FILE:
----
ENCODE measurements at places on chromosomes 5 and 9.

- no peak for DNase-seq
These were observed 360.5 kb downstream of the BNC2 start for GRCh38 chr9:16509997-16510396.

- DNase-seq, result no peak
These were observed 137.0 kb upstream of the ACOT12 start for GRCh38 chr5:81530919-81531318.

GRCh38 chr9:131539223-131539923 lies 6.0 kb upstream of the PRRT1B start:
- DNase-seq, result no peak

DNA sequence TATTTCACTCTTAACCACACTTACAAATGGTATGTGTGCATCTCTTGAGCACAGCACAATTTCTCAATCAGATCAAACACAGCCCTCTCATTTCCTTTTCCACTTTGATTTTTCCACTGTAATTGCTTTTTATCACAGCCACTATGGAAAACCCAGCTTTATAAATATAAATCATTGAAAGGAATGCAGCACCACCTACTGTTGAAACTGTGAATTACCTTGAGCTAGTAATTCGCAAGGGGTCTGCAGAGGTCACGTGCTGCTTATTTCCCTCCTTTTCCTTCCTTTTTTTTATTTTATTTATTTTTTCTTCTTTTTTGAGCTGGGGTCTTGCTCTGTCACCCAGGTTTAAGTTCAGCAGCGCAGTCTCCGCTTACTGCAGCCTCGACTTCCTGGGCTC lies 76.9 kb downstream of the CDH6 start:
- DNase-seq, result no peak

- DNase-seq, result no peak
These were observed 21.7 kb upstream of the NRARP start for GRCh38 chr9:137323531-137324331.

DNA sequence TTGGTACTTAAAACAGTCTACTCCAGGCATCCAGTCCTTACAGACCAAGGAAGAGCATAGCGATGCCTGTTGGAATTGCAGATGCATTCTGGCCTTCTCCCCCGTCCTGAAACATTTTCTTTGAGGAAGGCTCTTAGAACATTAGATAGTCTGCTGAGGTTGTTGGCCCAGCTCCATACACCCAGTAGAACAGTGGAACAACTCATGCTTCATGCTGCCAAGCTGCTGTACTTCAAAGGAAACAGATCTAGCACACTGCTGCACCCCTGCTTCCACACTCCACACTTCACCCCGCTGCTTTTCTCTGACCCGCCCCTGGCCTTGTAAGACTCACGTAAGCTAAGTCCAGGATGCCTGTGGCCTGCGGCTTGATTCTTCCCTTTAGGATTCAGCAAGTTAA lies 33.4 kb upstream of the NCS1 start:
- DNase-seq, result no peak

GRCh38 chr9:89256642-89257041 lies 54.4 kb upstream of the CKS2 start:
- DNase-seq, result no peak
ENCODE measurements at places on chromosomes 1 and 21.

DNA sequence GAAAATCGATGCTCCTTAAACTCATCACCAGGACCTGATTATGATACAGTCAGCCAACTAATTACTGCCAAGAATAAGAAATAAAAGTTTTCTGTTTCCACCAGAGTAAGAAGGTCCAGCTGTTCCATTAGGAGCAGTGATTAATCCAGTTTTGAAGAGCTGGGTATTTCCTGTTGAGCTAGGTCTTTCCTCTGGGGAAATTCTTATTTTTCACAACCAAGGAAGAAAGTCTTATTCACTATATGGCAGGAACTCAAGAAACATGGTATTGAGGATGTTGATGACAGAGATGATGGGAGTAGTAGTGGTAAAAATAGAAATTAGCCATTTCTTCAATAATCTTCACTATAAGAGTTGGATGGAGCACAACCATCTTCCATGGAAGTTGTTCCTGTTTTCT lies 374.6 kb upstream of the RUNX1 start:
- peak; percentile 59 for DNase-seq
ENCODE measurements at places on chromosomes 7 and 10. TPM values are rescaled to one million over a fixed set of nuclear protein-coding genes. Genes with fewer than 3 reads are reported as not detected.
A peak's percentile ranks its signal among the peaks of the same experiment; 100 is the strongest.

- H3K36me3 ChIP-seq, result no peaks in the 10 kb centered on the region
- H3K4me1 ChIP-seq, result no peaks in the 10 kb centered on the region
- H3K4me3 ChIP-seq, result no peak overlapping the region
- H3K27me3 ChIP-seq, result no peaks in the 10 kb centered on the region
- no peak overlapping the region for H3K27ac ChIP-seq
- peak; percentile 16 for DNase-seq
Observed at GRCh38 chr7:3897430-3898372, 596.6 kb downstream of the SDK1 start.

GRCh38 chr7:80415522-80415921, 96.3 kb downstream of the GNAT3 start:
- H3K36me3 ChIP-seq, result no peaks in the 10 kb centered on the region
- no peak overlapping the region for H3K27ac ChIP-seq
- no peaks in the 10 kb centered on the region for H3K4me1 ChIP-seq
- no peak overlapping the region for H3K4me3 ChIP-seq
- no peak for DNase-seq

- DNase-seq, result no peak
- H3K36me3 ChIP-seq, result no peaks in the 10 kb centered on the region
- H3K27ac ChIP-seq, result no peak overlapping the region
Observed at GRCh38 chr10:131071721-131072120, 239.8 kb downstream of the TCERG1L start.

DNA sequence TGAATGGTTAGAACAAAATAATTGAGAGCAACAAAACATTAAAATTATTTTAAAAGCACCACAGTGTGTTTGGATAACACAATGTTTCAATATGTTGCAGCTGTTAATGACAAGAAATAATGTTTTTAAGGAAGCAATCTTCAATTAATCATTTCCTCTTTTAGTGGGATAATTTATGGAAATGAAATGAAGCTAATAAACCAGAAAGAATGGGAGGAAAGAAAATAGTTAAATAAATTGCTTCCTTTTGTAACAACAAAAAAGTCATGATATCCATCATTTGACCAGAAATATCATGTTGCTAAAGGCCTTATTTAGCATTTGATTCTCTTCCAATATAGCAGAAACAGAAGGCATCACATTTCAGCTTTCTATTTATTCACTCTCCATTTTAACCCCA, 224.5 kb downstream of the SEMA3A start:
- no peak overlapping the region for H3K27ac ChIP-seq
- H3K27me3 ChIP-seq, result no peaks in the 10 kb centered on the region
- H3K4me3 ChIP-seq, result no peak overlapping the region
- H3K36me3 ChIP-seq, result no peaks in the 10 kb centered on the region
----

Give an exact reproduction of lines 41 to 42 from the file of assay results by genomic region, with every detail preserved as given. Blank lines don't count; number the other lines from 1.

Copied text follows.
- H3K4me3 ChIP-seq, result no peak overlapping the region
- H3K36me3 ChIP-seq, result no peaks in the 10 kb centered on the region